> provide good crypto and should *become* more common or because they are
> needed for compatibility with very common legacy at the other end of the
> pipe. That target set might expand over time and expansions of the set might
> not be implemented immediately, but it's still better than not trying to aim
> for convergence of the available features across implementations.

This is what the WG has always said, from the beginning, when it decided not to
do MTI. Nothing has changed here.


> In particular, I'd expect the WG to reject from that set algorithms that are
> neither necessary for compatibility nor provide better (yeah, what's
> "better" is probably hard to articulate fully) crypto than what's already in
> the set. ("Our research department came up with these" shouldn't be good
> enough, in itself, for inclusion.) As a obvious example, just because there
> exists a definition for a BADA55 curve somewhere doesn't mean that such a
> curve should be put in the set of algorithms that browsers are supposed to
> implement. 

This is a decision that will (and has already, several times), completely
prevent the WG from progressing. Are you an American imperialist who refuses to
accept things such as SEED or GOST? Are you a European loyalist who loves the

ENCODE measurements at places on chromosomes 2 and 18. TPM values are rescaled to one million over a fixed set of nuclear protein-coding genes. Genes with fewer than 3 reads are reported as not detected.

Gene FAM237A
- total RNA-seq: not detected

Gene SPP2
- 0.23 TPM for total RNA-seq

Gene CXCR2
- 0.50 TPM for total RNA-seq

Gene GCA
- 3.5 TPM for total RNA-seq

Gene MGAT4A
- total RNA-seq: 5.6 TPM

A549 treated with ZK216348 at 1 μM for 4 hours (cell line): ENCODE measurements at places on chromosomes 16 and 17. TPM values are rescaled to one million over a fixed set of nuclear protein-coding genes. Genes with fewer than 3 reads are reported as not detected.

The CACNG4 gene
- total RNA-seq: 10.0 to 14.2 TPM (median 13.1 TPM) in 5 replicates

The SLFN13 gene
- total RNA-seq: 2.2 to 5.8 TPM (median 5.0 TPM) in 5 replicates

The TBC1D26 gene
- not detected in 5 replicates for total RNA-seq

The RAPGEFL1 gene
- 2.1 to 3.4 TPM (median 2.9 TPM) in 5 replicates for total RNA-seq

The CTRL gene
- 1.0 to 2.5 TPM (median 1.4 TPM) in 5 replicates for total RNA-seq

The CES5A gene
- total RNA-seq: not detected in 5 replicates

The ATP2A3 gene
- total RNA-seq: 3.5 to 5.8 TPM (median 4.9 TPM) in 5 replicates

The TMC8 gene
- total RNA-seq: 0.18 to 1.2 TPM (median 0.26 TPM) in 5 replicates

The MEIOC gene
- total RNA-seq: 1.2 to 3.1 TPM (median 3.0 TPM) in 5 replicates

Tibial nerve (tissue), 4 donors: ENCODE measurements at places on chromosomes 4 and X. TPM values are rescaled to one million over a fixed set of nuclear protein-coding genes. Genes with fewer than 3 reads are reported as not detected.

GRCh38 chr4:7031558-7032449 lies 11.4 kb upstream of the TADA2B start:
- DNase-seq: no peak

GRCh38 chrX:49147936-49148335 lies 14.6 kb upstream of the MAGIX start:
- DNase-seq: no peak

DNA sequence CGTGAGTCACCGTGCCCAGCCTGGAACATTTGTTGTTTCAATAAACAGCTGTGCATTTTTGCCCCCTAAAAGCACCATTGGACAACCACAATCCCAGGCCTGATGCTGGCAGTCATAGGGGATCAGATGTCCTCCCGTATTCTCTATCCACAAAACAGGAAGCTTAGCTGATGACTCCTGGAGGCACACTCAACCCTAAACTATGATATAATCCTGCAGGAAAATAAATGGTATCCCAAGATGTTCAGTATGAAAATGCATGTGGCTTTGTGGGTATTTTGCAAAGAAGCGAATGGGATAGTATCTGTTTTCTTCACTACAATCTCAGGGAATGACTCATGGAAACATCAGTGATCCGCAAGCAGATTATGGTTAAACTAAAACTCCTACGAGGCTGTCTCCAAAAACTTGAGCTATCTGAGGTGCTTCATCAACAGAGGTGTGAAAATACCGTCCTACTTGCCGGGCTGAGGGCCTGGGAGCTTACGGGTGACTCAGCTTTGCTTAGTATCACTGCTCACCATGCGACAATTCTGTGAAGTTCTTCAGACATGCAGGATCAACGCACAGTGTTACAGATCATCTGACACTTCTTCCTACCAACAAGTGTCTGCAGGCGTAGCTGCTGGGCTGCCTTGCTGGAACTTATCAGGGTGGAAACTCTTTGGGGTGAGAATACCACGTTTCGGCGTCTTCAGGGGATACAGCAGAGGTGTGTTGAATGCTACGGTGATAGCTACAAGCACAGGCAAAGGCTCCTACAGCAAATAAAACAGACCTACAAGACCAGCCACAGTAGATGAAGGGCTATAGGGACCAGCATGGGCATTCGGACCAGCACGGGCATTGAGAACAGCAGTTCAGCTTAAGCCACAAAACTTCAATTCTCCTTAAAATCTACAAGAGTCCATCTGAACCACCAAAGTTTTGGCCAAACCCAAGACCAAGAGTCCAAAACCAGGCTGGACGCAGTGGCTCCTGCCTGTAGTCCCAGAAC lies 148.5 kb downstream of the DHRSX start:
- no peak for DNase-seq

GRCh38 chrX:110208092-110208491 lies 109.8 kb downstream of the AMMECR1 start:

Brainpool curves, even though one can argue they too have issues? Even the
cryptographic community is divided upon what an appropriate set of criteria for
curves are. This WG is the LEAST CAPABLE of making such a decision.

So by introducing such arbitrary value judgements, and even if they're based on
an objective set of criteria (the absolute MINIMUM requirement for MTI), the
criteria themselves will be somewhat arbitrary (or "consensus driven", which is
indistiguishable from arbitrariness), it just serves to drive endless debate in
a WG not well-suited for that.

> (More controversially: The most common NIST curves probably need
> to be in the set due to compatibility considerations despite the open
> questions about their constants, but it doesn't follow that a bunch of other
> curves whose constants have similar provenance should be added, too.
> Instead, other curves added to the set should probably have better
> justifiable design choices.)

And "better justifiable design choices" is a judgement call that, as the CFRG
shows, is one that reasonable, seasoned members of the cryptographic community,
well versed in the nuance, STILL disagree on.

> 
> In practice, though, I'd expect the set of algorithms to be pretty heavily
> influenced by what the browsers with the most market share are willing to
> implement (in the fashion of comment 37) and not just by abstract
> discussions in the WG.

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Received on Wednesday, 30 July 2014 18:33:36 UTC